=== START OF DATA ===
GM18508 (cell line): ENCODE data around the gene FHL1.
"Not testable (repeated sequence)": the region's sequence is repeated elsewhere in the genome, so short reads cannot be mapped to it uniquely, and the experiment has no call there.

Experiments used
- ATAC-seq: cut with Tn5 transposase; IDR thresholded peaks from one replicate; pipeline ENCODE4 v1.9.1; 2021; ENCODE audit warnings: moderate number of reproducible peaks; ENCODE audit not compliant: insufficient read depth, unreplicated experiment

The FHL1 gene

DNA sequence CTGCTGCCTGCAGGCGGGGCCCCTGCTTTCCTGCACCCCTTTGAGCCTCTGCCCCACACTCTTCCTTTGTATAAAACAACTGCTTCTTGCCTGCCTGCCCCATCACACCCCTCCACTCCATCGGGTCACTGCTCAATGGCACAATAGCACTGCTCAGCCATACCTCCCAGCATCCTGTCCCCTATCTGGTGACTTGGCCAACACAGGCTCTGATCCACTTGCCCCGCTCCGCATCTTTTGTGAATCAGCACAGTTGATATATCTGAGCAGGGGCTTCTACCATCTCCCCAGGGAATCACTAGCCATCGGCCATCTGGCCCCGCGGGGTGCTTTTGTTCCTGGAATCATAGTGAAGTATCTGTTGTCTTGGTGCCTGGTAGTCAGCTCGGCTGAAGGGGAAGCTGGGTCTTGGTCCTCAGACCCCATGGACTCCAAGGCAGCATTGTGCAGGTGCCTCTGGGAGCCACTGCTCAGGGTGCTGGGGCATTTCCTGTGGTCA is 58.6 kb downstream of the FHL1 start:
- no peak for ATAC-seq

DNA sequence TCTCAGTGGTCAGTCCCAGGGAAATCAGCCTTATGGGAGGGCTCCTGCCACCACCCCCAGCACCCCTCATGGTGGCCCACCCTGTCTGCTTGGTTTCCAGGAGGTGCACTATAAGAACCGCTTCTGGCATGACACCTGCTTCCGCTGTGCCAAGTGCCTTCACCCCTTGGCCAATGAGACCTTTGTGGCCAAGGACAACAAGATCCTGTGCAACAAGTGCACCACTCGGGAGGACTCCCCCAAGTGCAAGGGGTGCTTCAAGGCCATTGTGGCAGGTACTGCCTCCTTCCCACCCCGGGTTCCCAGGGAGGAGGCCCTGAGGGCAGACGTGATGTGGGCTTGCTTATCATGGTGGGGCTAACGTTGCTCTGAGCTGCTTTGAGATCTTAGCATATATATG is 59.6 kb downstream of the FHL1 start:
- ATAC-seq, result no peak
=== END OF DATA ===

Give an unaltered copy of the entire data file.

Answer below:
GM18508 (cell line): ENCODE data around the gene FHL1.
"Not testable (repeated sequence)": the region's sequence is repeated elsewhere in the genome, so short reads cannot be mapped to it uniquely, and the experiment has no call there.

Experiments used
- ATAC-seq: cut with Tn5 transposase; IDR thresholded peaks from one replicate; pipeline ENCODE4 v1.9.1; 2021; ENCODE audit warnings: moderate number of reproducible peaks; ENCODE audit not compliant: insufficient read depth, unreplicated experiment

The FHL1 gene

DNA sequence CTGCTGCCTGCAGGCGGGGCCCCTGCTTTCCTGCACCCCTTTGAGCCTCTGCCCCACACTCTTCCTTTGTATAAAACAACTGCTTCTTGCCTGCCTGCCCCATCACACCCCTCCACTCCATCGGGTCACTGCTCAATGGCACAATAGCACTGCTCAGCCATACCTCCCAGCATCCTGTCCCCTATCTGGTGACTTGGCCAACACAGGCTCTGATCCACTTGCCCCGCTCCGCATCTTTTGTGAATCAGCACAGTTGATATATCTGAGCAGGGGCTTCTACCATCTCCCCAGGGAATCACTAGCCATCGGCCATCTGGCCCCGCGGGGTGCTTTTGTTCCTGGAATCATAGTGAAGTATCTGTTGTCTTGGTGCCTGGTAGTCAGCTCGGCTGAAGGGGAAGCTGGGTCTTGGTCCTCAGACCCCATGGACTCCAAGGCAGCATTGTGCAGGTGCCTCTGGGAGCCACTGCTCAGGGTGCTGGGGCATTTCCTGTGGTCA is 58.6 kb downstream of the FHL1 start:
- no peak for ATAC-seq

DNA sequence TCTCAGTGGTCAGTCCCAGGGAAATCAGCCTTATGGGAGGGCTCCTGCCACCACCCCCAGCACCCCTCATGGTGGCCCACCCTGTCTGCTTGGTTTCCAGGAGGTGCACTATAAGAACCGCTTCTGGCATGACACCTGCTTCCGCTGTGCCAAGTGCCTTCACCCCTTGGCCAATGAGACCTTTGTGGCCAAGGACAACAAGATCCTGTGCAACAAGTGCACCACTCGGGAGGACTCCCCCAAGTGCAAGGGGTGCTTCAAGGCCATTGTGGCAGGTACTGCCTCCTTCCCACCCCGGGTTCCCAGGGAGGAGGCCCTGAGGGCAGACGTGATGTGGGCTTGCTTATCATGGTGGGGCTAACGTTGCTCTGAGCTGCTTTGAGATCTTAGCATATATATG is 59.6 kb downstream of the FHL1 start:
- ATAC-seq, result no peak